Use of emergency rooms is a much-debated part of the U. S. health care system. I recently had the chance to experience what it is like going to one of these places with a medical emergency – and in a place where they did not speak my language.
I went with friends on a trip to Portugal and Morocco to take a winter vacation and sample the local cuisine. We spent 10 days in and around Lisbon and then flew to Morocco, destination Marrakesh.
We flew there via an eight-hour layover in Casablanca and found the chance to visit the city irresistible.
We ventured into the produce market where I purchased saffron and fennel seed for a fish soup. There are lots of poor folk in Casablanca and their market is pretty basic. When I was accosted by a man who was coughing, spewing germs, and grabbing the hand of the “generous American” I politely fled in terror to wash up.
However, there was no place to wash up, no hot water, no soap. I suspected I was in trouble.
Two days later, in Marrakesh, I woke with a soreness in my lungs and a mild fever. Ever the intrepid traveler, I pushed on. Yet the apartment was unheated, the desert nights vividly starlit, but bitterly cold, and the meager hot showers provided little relief from the Frigidaire.
I hovered under blankets while my temperature plunged and rose. I have aged into a semi-ambulatory 70 years, but never have I encountered a disease that sucked the energy out of me as this did. I went hunting for the hospital emergency room. Problem. There is no hospital in Marrakesh. There is no emergency room.
The French ran the place for a while but apparently developed no medical infrastructure for the locals. Yves Saint Laurent lived there but seems to have had the wherewithal to attend to his medical needs without a hospital.
The U.S. Embassy web site lists a clinic in Marrakesh where they speak “some” English. I staggered in and mumbled the word “pneumonia,” which I had concluded must be the disease that was pounding at me with such power. The receptionist pointed to the chairs as an invitation to sit.
Four minutes later (no exaggeration) a doctor in traditional Moroccan dress appeared and led me into an office. He was assisted by two women nurses.
They had no x-ray, but they thoroughly investigated the vital signs, took the old guy’s EKG, probed and listened. The only English words I heard in a 45 minute encounter were “sit still,” “asthma,” and “allergies.” I was being told not to move during the EKG, asked if I was prone to asthma or did I have allergic reactions to medications. Whatever else they were saying was in the local Arabic and now seems superfluous.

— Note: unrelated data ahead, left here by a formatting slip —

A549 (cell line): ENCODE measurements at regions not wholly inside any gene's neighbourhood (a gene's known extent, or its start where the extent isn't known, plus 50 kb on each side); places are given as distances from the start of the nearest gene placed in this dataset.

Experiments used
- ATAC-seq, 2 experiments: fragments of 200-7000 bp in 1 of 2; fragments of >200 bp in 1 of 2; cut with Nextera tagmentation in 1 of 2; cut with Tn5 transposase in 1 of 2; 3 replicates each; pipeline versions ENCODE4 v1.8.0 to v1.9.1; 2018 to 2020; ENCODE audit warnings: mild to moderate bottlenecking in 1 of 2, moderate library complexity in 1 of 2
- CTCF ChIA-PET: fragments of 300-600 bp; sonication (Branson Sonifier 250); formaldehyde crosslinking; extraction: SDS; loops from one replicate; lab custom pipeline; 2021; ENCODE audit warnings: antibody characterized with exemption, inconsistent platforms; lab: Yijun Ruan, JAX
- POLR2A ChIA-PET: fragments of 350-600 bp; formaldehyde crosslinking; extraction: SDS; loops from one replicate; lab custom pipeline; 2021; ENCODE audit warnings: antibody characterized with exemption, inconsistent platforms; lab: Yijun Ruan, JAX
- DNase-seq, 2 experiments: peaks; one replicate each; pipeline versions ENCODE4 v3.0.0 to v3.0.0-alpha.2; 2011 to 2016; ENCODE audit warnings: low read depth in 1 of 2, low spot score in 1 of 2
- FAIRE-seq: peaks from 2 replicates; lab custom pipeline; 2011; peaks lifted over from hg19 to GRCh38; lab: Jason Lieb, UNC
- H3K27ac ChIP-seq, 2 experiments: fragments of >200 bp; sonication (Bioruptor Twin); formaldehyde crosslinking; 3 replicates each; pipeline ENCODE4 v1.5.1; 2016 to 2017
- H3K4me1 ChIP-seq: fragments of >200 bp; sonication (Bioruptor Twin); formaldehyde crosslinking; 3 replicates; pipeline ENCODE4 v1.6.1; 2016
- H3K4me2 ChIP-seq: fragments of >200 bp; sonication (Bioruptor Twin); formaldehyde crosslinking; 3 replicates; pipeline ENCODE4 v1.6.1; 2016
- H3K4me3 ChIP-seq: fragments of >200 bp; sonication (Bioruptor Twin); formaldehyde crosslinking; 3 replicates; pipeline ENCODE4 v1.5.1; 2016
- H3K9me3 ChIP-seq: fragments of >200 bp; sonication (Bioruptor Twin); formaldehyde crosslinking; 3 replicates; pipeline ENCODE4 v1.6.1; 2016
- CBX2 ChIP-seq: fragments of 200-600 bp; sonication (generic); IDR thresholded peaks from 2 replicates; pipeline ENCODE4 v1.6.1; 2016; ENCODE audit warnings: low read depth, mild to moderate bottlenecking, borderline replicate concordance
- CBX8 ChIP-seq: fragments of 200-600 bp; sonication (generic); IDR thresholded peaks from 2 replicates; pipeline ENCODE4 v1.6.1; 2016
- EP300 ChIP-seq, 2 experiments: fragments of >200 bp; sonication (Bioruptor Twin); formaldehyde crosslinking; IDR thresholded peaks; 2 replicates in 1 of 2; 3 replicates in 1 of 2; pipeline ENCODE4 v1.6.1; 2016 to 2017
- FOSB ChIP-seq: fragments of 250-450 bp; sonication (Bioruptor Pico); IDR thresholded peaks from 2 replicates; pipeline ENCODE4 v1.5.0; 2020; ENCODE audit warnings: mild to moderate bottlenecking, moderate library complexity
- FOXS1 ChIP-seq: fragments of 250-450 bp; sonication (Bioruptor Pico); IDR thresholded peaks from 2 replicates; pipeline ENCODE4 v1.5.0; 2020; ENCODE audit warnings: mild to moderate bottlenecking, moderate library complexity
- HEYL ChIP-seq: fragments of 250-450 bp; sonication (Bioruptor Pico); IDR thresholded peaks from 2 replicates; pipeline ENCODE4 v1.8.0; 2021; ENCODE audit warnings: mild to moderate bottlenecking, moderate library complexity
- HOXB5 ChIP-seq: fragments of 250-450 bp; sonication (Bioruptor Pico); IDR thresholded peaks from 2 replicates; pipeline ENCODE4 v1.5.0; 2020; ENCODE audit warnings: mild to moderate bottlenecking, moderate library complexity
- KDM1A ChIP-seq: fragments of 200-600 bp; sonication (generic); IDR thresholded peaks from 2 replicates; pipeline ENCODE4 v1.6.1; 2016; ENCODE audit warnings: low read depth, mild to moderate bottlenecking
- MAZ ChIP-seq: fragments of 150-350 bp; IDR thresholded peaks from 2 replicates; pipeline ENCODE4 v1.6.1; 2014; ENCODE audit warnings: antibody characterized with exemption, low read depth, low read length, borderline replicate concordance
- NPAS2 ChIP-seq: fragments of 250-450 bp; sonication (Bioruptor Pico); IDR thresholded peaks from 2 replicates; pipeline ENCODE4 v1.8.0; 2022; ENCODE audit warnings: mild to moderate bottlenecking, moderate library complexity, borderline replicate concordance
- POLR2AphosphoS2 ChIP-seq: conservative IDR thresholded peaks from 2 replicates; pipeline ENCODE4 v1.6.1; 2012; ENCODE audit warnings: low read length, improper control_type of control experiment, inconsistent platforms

I filled the proffered prescriptions in a local pharmacy. Not being conversant either with Arabic or French, I have no idea what these medications were. After dosing myself with these mysterious drugs and sleeping four hours, I awoke with the announcement: “I feel better.”
Debilitated by this ordeal I staggered home through a return to Lisbon, a flight to Newark (whew), a hop to D.C., and three days of semi-consciousness.
I have good insurance here in the U.S. but it was irrelevant in Marrakesh, useless and unnecessary. The visit to the doctor cost 120 dirhams – $14.62 – and the prescriptions exactly the same. The whole thing cost me about $30, doctor and prescription.
But the education was worth a fortune.
What would have happened to me had there been no place to go? How many of you know someone who has no place to go?
We have this insipid debate in the U.S. about who gets covered and the cost and who pays. Those who make their living by committing ideological assassination, condemn the use of the emergency room but damn the Affordable Care Act for providing insurance and alternatives that offer the hope of preventive and primary care.
In Marrakesh I met a doctor in 4 minutes, my life was spared from this killer disease for $30.
What if they spoke no English at all? I was like a Somali woman in an emergency room stateside. I think I got much better treatment than she would get and for a fraction of the price.
And I have a lifelong memory from my trip to Morocco. Thanks both for the cure – and for the lesson.